Pros and Cons of Remote Working
When you’re a working parent everything you do centres around balance. The balance of your working and home life, the balance of getting your work done and being present with your children and finding ways of making the school holidays work.
Unfortunately, unless you’re working for yourself, finding that balance can be hard work and more than that it can be stressful and it can be frustrating. It might just be that stress and tension between work and family life gives you pause to consider whether you should either start that business working from home or ask your boss to give consideration to remote working.
In this blog we explore how to make that transition between cubicle worker to home based worker and some of the pros and cons.
Will working from home solve the problems associated with working in an office? Not all of them but it will change things for the better.
For a start there’s that commute. It’s gone. You get up, you’re at your desk and you’re ready to go. If you want to get a jump on the day you can start before everyone else is up. If you want to drop the kids off at school, you can take half an hour to get that done knowing you’re fully in charge of your schedule.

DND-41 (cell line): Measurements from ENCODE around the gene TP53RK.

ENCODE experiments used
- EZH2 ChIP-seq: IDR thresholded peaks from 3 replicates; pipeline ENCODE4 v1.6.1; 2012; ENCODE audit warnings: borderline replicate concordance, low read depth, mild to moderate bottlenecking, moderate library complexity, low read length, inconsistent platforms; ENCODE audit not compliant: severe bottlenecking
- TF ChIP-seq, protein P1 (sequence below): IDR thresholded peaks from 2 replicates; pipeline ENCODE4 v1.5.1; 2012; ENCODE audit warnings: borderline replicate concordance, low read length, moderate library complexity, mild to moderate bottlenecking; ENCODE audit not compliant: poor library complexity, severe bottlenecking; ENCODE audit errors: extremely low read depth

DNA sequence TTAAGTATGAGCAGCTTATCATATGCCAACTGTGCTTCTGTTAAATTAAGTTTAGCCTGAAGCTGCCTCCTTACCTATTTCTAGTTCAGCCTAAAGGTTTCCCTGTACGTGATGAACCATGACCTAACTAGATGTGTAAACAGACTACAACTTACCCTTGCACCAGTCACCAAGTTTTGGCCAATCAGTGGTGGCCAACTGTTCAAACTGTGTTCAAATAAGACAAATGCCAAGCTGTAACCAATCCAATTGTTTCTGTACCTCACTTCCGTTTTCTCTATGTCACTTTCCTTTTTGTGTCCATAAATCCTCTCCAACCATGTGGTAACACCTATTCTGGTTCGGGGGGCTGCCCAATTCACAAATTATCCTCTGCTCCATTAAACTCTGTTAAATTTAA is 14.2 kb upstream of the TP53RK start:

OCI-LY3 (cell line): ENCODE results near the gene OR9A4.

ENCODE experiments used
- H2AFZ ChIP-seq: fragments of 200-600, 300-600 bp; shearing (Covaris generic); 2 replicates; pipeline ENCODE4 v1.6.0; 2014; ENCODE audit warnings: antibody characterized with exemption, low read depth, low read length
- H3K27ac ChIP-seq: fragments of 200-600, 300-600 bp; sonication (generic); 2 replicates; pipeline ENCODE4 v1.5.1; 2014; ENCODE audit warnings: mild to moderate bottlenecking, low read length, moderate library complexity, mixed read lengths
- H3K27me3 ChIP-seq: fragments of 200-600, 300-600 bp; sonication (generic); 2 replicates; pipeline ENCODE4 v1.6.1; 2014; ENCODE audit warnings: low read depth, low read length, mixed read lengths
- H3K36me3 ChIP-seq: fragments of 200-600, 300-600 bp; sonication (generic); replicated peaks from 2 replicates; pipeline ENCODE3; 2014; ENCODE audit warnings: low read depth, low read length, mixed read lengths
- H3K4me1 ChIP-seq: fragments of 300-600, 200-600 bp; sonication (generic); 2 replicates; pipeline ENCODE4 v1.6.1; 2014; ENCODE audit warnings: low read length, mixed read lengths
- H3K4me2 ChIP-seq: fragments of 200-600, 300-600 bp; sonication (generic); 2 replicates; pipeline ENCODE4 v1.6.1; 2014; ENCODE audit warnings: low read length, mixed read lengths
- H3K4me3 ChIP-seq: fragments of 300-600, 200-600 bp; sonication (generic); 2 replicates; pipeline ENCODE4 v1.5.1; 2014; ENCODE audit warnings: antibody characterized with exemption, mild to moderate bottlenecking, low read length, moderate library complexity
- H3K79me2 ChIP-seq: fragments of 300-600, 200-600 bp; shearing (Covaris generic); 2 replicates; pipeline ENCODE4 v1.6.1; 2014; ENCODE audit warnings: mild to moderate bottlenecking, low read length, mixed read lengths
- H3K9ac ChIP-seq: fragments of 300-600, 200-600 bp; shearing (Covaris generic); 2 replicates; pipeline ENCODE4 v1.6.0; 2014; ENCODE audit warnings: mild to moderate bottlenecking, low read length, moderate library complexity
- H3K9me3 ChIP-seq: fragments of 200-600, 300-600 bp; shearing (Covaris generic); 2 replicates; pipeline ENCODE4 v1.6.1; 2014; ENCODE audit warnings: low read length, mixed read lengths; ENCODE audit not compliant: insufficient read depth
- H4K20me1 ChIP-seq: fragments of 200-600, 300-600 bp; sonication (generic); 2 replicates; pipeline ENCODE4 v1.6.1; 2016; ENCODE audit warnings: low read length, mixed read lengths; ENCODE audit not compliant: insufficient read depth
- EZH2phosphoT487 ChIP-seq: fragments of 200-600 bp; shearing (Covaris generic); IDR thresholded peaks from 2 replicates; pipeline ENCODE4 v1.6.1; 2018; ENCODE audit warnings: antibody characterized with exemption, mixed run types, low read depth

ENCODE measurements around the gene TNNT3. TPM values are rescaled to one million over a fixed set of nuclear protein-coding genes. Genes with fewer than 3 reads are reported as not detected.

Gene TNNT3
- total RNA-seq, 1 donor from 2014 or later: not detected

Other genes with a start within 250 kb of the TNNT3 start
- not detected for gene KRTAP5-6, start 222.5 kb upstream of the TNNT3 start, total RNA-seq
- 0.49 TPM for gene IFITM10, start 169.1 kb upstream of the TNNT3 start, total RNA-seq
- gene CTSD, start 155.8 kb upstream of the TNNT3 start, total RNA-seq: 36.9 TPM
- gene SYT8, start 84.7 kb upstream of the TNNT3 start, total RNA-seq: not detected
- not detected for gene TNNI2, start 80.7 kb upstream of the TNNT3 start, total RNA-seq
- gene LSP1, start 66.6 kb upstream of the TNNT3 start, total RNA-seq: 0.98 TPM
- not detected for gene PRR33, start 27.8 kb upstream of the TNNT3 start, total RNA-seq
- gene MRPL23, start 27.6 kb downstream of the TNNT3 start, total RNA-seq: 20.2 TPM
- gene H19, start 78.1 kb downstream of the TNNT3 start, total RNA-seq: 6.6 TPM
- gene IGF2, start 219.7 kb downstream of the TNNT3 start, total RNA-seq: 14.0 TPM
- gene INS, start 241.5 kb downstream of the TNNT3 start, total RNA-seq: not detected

You’ll be there for breakfast and dinner, even if you do have to do a little work to catch up you’re a parent who can put their child to bed and that means a lot.
Nothing’s perfect and one major drawback of working from home is the inability to switch off. You’ll find that hard. When you’re supposed to be relaxing in the evening you’ll be sneaking a look at your emails and the temptation to flip open your laptop then and there is going to require some discipline.
Other issues you might struggle with include a sense of isolation from the rest of your team and the sense that you might be kept out of the loop when you’re not face to face with colleagues.
If this sounds familiar to you, it can be a great idea to seek out office space for rent on a permanent or casual basis to suit your needs to help you experience the office culture when working remotely or from home. This can help to boost your mood, mental health, and productivity if you are missing the office environment.
Finally, there’s the school holidays. You’ve got used to working in your quiet office and suddenly your home is full of noise, mess and cries of “I’m bored”. While you can still be flexible with your workload and your hours, childcare options may still be necessary, either that or finding a quiet cafe to retreat to.
Working remotely isn’t for everyone and in some cases, if you work for a Commercial Flat Roofing company or other hands-on trade, you’re going to spend much of your time on-site in any case. But for those who spend the majority of their time away from home in an office environment, working remotely might just be the change that you need to get your work/life balance back on track and inspiring you to work smarter, harder and better without compromising on quality time with the family.
Categories: Outside Contributors